Columbia Breaks Fire Interpretive Center
The interpretive center began with the desire to save an old Forest Service fire lookout, by bringing it down from the mountains to an accessible spot along a well-traveled highway. In 1990, Nancy Belt, an assistant fire dispatcher for the Wenatchee National Forest, planted the seed for the project by earning a grant from the Forest Service to study the feasibility of the idea. As she gathered information and support for her proposal, the idea grew into much broader dream. With time and exposure, a foundation was formed and the vision expanded to that of a world-class fire interpretive center that would interpret the ecological role of fire and showcase the interactions of people with fire. With strong public support, the concept has flared to reality as the Columbia breaks Fire Interpretive Center continues to develop.
Kittitas County Fairgrounds
The Kittitas County Fair is one of the oldest fairs in the State of Washington. Since the first fair was held on the outskirts of Ellensburg in 1886, fairgoers have returned again and again to visit the fine arts and photography, youth crafts, and 4H/FFA agricultural and livestock exhibitions. The Kittitas County Fair offers great food, exciting carnival rides and games, a step into the past in Frontier Village, and the Ellensburg Rodeo. Thanks in part to a Heritage Capital Projects grant from the Washington State Historical Society, the Kittitas Valley Event Center provides a unique venue that can accommodate everything from a small, private meeting to a public exhibition, equestrian or livestock event.
Maryhill Museum of Art
In 1907, Samuel Hill purchased 5,300 acres of land along the Columbia River with the dream of establishing a Quaker farming community. He formed the Maryhill Land Company, named after his daughter, and set about building a town. In 1914, work began on a hilltop mansion that was to be Hill’s home. But the remote location of Maryhill and the lack of irrigation proved insurmountable. In 1917, Hill instead turned his would-be mansion into a museum of art which opened to the public on May 13, 1940. Thanks in part to a Heritage Capital Projects grant from the Washington State Historical Society, the Maryhill Museum of art will remain one of the Pacific Northwest’s most fascinating cultural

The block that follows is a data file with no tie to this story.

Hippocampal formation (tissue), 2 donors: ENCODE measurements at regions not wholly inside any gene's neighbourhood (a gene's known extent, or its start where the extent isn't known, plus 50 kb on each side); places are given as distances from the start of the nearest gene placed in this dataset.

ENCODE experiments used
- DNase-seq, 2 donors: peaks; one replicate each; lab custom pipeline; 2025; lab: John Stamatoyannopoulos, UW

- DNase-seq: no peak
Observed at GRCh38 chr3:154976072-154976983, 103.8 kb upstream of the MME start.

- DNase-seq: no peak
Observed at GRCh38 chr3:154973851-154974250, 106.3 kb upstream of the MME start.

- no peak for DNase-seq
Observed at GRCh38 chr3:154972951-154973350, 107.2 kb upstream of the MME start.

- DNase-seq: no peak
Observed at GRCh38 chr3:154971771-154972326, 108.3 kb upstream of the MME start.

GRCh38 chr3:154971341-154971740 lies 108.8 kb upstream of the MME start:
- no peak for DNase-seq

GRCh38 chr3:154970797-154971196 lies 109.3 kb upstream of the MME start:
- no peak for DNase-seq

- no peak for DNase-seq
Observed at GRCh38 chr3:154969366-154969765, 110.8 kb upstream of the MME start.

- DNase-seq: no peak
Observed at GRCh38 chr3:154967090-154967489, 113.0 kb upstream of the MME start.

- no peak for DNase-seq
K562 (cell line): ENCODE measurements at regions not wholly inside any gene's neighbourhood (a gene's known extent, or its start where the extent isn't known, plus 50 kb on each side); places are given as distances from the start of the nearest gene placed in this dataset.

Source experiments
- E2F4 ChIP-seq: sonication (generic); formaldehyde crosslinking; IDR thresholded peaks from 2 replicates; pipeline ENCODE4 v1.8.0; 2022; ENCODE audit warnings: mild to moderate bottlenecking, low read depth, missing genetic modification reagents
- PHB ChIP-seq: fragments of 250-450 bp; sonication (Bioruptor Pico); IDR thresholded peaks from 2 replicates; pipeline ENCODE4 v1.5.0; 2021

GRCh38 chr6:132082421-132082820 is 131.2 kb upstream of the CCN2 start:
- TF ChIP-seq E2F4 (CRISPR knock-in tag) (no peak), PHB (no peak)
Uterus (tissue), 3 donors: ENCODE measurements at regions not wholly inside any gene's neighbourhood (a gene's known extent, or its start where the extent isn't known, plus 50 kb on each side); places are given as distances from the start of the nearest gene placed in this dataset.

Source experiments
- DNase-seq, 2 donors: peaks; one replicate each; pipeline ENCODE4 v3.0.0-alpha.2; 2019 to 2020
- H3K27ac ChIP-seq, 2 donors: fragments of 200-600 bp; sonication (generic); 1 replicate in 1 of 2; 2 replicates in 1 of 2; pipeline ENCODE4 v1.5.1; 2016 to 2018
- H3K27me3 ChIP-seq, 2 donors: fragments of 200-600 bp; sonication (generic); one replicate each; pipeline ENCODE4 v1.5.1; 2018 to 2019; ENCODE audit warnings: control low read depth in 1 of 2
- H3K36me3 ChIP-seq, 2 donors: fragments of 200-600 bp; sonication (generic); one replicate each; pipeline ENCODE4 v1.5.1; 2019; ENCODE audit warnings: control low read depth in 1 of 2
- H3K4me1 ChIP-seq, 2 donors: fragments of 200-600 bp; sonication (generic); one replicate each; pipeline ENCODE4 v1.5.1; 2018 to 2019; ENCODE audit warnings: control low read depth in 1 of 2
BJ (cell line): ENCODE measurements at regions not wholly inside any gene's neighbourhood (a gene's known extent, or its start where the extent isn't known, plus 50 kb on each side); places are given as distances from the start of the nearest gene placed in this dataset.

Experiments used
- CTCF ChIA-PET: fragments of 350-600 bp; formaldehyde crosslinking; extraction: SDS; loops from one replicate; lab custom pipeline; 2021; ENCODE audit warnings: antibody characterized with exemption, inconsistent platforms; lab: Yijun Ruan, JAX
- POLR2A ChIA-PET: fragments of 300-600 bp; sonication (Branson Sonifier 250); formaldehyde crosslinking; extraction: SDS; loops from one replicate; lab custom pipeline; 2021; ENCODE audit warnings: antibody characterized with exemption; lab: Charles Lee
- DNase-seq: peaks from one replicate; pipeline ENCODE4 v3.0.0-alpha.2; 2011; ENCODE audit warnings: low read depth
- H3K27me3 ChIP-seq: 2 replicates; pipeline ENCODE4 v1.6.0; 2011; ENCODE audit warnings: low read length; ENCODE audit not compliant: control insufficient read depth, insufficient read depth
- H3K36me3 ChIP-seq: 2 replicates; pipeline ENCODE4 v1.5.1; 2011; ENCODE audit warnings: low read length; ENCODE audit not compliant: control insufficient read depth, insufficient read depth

Moses Lake Museum and Art Center
The Moses Lake Museum & Art Center is dedicated to exploring the human and natural history of the Columbia Basin and celebrating the works of regional artists. It is a not-for-profit institution supported by the City of Moses Lake and museum members. Originally founded as the Adam East Museum in 1958, the museum is home to the Adam East Collection of Native American artifacts, local history exhibits, a fine art gallery, museum store and a giant Columbian Mammoth metal sculpture. Thanks in part to a Heritage Capital Projects grant from the Washington State Historical Society, the people of Washington’s Columbia Basin will
continue to have a place to find history, heritage and culture all under one roof.
Yakima Valley Museum
The Yakima Valley Museum, located in beautiful Franklin Park, offers historical exhibits on the Yakima Valley—its natural history, Plateau cultural objects, pioneer life, early city life, and the roots and development of the Valley’s fruit industry. The museum has a superb collection of horse-drawn vehicles; from stagecoach to hearse, an historical exhibit about former Yakima resident and environmentalist, Supreme Court Justice William O. Douglas, and a changing schedule of special exhibitions. Thanks in part to a Heritage Capital Projects grant from the Washington State Historical Society, the Yakima Valley Museum will continue to showcase the natural and cultural history of central Washington.